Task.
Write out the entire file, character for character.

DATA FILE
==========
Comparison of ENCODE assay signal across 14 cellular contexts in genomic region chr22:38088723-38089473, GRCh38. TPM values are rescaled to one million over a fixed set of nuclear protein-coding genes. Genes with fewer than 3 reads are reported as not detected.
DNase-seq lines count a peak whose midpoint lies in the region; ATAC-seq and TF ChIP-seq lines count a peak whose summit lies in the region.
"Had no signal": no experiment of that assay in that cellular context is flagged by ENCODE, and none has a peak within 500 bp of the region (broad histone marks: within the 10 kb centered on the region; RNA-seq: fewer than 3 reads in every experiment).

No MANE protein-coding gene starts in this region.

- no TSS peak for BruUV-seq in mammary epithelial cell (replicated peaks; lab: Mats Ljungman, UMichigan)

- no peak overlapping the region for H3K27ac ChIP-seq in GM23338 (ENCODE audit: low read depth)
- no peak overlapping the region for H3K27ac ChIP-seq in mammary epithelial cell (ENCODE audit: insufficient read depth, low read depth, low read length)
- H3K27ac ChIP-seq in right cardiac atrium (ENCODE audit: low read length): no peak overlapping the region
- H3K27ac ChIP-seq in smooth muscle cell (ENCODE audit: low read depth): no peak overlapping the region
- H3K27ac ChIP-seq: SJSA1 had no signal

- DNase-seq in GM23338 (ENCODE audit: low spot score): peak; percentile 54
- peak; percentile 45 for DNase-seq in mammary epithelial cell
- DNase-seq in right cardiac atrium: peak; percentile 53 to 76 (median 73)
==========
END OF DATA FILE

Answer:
Comparison of ENCODE assay signal across 14 cellular contexts in genomic region chr22:38088723-38089473, GRCh38. TPM values are rescaled to one million over a fixed set of nuclear protein-coding genes. Genes with fewer than 3 reads are reported as not detected.
DNase-seq lines count a peak whose midpoint lies in the region; ATAC-seq and TF ChIP-seq lines count a peak whose summit lies in the region.
"Had no signal": no experiment of that assay in that cellular context is flagged by ENCODE, and none has a peak within 500 bp of the region (broad histone marks: within the 10 kb centered on the region; RNA-seq: fewer than 3 reads in every experiment).

No MANE protein-coding gene starts in this region.

- no TSS peak for BruUV-seq in mammary epithelial cell (replicated peaks; lab: Mats Ljungman, UMichigan)

- no peak overlapping the region for H3K27ac ChIP-seq in GM23338 (ENCODE audit: low read depth)
- no peak overlapping the region for H3K27ac ChIP-seq in mammary epithelial cell (ENCODE audit: insufficient read depth, low read depth, low read length)
- H3K27ac ChIP-seq in right cardiac atrium (ENCODE audit: low read length): no peak overlapping the region
- H3K27ac ChIP-seq in smooth muscle cell (ENCODE audit: low read depth): no peak overlapping the region
- H3K27ac ChIP-seq: SJSA1 had no signal

- DNase-seq in GM23338 (ENCODE audit: low spot score): peak; percentile 54
- peak; percentile 45 for DNase-seq in mammary epithelial cell
- DNase-seq in right cardiac atrium: peak; percentile 53 to 76 (median 73)